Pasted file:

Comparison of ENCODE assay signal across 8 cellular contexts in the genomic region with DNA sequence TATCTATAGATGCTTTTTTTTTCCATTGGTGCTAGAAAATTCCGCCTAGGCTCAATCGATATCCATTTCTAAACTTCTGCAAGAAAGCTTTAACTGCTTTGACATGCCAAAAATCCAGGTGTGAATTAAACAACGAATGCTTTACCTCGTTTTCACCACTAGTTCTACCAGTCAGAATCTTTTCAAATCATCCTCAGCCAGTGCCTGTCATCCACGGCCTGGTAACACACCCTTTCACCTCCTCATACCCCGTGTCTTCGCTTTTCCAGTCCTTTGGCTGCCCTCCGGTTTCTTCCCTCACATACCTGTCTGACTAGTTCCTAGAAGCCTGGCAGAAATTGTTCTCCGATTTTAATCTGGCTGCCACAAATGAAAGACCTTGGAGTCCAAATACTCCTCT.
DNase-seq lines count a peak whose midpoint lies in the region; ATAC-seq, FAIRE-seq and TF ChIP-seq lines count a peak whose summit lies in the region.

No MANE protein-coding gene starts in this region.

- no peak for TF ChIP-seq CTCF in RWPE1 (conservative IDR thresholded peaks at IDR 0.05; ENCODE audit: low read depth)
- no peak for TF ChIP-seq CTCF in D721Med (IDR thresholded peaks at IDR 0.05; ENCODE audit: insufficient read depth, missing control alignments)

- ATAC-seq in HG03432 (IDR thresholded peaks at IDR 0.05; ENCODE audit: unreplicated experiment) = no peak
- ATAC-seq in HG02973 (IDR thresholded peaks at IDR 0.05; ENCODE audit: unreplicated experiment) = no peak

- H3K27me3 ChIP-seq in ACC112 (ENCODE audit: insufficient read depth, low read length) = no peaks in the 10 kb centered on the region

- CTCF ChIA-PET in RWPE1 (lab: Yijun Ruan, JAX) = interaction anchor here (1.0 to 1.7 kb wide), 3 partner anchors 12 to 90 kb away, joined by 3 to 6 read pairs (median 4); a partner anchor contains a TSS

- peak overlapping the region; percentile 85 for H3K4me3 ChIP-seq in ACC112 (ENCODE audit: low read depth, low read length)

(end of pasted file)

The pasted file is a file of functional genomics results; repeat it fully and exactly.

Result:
Comparison of ENCODE assay signal across 8 cellular contexts in the genomic region with DNA sequence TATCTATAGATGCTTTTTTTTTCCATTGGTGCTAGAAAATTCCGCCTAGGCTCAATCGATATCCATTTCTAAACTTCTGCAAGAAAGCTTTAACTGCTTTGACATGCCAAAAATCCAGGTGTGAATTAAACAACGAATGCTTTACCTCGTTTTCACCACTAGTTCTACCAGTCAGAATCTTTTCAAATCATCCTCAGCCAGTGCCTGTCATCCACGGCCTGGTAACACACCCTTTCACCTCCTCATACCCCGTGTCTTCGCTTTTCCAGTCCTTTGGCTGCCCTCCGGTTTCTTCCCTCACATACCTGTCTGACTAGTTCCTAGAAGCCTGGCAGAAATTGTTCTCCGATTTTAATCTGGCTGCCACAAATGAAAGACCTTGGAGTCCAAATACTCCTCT.
DNase-seq lines count a peak whose midpoint lies in the region; ATAC-seq, FAIRE-seq and TF ChIP-seq lines count a peak whose summit lies in the region.

No MANE protein-coding gene starts in this region.

- no peak for TF ChIP-seq CTCF in RWPE1 (conservative IDR thresholded peaks at IDR 0.05; ENCODE audit: low read depth)
- no peak for TF ChIP-seq CTCF in D721Med (IDR thresholded peaks at IDR 0.05; ENCODE audit: insufficient read depth, missing control alignments)

- ATAC-seq in HG03432 (IDR thresholded peaks at IDR 0.05; ENCODE audit: unreplicated experiment) = no peak
- ATAC-seq in HG02973 (IDR thresholded peaks at IDR 0.05; ENCODE audit: unreplicated experiment) = no peak

- H3K27me3 ChIP-seq in ACC112 (ENCODE audit: insufficient read depth, low read length) = no peaks in the 10 kb centered on the region

- CTCF ChIA-PET in RWPE1 (lab: Yijun Ruan, JAX) = interaction anchor here (1.0 to 1.7 kb wide), 3 partner anchors 12 to 90 kb away, joined by 3 to 6 read pairs (median 4); a partner anchor contains a TSS

- peak overlapping the region; percentile 85 for H3K4me3 ChIP-seq in ACC112 (ENCODE audit: low read depth, low read length)